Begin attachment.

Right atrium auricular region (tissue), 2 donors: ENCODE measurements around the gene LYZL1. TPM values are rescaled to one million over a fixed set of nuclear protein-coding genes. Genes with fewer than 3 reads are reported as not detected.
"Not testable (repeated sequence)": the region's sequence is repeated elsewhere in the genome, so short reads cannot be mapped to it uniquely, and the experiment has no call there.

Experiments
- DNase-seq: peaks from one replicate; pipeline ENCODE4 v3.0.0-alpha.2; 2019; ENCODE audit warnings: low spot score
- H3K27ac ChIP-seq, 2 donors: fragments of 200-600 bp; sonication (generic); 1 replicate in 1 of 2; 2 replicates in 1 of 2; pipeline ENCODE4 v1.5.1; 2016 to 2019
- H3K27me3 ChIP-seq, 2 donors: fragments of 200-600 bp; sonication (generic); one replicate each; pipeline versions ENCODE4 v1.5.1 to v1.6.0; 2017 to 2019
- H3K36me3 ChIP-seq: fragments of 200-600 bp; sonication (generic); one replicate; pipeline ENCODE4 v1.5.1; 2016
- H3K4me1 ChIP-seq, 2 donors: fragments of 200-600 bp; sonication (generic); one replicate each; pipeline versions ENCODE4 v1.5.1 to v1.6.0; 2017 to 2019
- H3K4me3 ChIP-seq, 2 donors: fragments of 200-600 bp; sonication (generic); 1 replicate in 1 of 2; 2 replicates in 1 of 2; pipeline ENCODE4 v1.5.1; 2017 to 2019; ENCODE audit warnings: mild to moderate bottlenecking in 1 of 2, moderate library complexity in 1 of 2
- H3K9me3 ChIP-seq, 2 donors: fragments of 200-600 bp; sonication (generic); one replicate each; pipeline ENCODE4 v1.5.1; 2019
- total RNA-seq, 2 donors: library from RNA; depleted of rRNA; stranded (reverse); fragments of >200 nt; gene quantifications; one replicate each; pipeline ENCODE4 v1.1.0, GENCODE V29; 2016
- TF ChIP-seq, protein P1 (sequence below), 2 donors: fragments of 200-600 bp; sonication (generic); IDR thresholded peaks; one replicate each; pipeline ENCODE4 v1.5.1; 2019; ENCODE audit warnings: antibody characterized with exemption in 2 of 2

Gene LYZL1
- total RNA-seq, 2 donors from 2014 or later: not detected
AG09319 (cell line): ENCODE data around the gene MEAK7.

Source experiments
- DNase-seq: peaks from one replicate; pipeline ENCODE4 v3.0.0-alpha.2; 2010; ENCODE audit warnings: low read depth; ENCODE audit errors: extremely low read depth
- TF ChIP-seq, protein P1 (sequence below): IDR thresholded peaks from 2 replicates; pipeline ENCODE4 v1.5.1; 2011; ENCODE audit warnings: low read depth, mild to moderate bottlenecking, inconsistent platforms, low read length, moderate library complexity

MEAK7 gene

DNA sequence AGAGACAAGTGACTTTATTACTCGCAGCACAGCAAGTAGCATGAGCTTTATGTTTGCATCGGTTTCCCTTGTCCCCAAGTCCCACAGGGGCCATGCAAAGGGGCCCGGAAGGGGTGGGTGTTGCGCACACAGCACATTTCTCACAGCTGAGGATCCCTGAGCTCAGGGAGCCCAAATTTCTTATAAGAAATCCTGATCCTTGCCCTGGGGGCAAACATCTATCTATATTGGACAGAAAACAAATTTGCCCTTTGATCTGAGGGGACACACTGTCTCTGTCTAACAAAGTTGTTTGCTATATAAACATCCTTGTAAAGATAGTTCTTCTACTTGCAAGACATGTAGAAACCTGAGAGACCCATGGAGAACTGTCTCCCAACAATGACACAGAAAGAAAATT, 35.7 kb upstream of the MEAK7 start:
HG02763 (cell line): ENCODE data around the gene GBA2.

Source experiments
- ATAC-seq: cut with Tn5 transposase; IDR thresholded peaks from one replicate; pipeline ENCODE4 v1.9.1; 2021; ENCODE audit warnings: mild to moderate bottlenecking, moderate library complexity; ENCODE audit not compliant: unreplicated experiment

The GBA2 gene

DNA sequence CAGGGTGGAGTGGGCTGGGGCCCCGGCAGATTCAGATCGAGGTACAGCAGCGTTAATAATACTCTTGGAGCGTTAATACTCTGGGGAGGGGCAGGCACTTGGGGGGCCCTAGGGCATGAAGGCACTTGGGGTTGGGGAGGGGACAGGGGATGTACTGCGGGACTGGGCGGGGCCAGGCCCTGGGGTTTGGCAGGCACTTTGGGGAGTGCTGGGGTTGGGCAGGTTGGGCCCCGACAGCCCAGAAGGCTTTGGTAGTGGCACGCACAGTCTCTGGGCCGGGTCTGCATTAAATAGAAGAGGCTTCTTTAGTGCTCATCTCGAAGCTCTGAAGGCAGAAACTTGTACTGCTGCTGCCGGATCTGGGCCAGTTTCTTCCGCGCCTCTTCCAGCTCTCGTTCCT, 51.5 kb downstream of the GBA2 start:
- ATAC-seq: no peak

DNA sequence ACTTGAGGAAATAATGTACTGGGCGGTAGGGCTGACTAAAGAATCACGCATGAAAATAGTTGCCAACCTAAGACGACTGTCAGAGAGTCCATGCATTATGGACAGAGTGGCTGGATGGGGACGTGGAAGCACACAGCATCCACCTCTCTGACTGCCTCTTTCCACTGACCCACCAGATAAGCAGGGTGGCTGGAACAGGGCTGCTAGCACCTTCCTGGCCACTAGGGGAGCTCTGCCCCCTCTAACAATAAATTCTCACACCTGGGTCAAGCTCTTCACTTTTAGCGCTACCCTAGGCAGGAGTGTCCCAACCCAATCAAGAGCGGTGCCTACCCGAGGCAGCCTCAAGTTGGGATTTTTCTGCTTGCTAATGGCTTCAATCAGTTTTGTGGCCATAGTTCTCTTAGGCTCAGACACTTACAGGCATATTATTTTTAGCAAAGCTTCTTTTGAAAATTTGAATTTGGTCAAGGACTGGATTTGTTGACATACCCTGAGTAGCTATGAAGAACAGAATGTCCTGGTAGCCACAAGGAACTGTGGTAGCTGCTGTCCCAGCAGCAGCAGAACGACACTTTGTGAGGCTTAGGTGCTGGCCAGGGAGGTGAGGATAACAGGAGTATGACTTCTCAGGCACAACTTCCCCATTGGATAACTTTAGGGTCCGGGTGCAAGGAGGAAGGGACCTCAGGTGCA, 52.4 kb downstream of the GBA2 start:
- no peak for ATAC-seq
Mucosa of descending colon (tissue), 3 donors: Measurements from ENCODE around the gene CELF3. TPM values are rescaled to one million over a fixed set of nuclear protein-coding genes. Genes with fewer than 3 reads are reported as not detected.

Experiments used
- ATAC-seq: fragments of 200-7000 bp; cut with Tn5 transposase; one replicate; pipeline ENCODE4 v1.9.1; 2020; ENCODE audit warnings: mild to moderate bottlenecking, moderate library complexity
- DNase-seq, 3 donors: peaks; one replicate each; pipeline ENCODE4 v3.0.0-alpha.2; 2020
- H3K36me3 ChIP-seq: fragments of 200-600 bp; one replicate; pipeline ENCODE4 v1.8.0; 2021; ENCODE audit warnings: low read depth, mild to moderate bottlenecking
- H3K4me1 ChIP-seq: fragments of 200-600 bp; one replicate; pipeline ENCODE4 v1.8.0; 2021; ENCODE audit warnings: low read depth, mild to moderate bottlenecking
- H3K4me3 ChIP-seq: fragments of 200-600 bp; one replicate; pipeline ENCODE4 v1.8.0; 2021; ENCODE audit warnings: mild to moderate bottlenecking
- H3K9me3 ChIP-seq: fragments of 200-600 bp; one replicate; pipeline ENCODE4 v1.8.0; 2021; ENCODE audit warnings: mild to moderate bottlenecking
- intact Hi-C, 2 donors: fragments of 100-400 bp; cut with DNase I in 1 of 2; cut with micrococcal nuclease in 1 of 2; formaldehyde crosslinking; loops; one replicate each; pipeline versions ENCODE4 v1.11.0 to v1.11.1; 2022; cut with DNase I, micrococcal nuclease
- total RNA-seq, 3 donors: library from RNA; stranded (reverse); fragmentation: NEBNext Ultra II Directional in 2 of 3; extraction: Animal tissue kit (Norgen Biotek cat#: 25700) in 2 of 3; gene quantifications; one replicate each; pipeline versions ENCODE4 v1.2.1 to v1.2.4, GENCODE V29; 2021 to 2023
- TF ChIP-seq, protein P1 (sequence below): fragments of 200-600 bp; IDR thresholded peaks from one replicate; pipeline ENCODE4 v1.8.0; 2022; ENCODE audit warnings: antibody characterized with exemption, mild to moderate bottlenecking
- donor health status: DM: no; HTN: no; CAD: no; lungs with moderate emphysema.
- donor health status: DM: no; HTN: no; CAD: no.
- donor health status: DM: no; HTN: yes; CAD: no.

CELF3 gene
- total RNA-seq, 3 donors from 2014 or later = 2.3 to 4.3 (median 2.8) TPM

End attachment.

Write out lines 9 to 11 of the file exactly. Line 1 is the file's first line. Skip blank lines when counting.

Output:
- H3K4me3 ChIP-seq, 2 donors: fragments of 200-600 bp; sonication (generic); 1 replicate in 1 of 2; 2 replicates in 1 of 2; pipeline ENCODE4 v1.5.1; 2017 to 2019; ENCODE audit warnings: mild to moderate bottlenecking in 1 of 2, moderate library complexity in 1 of 2
- H3K9me3 ChIP-seq, 2 donors: fragments of 200-600 bp; sonication (generic); one replicate each; pipeline ENCODE4 v1.5.1; 2019
- total RNA-seq, 2 donors: library from RNA; depleted of rRNA; stranded (reverse); fragments of >200 nt; gene quantifications; one replicate each; pipeline ENCODE4 v1.1.0, GENCODE V29; 2016